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Apr 6, 2008 09:15 PM

Visiting Toronto in late April 2008 - recommendations wanted, please

My husband and I are re-visiting Toronto for four days at the end of this month from New York for our first time in decades. After reading through many ' hound posts, Toronto NOW, Toronto Life and more, I'm overwhelmed with choices and options. We're looking for any really excellent food, and especially anything that doesn't feel as if we might as well be eating in New York. It could be a cheap dive, it could be expensive (but not fancy or stuffy), it doesn't really matter. To complicate things a bit, I don't eat mammal -- he's an omnivore. We're staying at the Hotel Shelby (Sherbourne near Bloor). Perhaps to start things off, I'll list below (in no particular order) some places that have all sounded of interest. Thanks in advance for your help.

Susur Lee
Jamie Kennedy Wine Bar
Jean’s Vegetarian Kitchen
Colborne Lane
Rice Bar
Bistro Bakery Thuet

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  1. Hard to say what doesn't feel like New York. What does New York feel like to you?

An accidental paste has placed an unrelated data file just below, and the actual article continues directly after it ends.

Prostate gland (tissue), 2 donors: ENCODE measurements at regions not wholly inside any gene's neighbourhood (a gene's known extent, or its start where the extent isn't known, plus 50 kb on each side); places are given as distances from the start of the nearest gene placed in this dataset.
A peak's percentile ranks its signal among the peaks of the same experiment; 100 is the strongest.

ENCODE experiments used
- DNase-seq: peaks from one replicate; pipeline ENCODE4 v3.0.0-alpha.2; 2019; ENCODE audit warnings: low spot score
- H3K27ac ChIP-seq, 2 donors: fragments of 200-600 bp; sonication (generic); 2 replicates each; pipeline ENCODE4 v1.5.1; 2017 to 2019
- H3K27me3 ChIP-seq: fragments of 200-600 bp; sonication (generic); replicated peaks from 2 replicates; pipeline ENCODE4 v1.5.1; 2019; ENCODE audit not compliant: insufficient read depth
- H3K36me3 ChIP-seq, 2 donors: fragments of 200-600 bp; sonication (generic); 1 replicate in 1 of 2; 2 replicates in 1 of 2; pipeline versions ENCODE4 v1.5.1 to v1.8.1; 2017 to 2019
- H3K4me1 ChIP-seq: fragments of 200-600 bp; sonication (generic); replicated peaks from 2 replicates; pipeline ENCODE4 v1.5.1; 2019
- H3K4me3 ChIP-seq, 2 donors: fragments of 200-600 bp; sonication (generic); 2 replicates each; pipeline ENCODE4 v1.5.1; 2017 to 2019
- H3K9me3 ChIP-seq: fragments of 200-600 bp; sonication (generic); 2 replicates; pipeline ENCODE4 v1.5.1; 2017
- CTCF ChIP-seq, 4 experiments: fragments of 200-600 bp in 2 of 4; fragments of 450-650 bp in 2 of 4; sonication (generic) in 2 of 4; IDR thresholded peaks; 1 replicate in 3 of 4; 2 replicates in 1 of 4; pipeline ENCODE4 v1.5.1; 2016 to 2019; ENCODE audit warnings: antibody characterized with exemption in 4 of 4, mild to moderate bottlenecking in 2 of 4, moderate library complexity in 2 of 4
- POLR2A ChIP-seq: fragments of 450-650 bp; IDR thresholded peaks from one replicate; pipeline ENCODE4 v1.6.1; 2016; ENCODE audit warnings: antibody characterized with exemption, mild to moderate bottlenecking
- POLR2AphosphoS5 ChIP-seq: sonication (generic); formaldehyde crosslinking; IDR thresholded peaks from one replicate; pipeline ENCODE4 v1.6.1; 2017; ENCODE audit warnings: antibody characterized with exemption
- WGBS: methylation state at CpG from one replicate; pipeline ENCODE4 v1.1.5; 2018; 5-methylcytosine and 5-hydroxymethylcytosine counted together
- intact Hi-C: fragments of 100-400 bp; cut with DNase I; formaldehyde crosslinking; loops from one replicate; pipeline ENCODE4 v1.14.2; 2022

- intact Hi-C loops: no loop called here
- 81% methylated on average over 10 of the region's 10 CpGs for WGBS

Cava is probably going to be fairly unique, in that it is high-end Spanish cooked by a Scotsman. A truly great chef though. Not sure about the vegetarian selection.

    Susur is closing, so don't bother. He's moving to New York.

    Chiado is good, but pretty stuffy. Lots of seafood.

    You might try Scaramouche for excellent food and an amazing view of the city.

    And Amuse Bouche...

    This is a good book, with an excellent dining section. It's brand new this month, so fairly up-to-date:

    2 Replies
    1. re: grilledcheese

      It's not "feeling like New York" -- perhaps poor phrasing on my part -- so much as looking for someplace that feels as if it's just where and how it should be. Such as a comfortable Portuguese spot with a great acorda; or a restaurant where the chef's inspiration drives the menu and the overall experience, not just flash or trendiness; or maybe someplace using local ingredients and influences when possible. Ideally, when we think back on the deliciousness a year from now, I'd love to be able to place the restaurant instantly in Toronto, not wonder, "now where again did we have that spaghettoni with bottarga?"

      1. re: gbevan

        Cava is pretty darn unique like that.

    2. From your list, I would highly recommend:

      - JK Wine Bar for a great "local" chef. Sit at the chef's bar if you can.
      - Colborne Lane for excellent food with a smattering of molecular gastronomy. CL does fish and other seafood beautifully. Be warned that the wine list is very weak.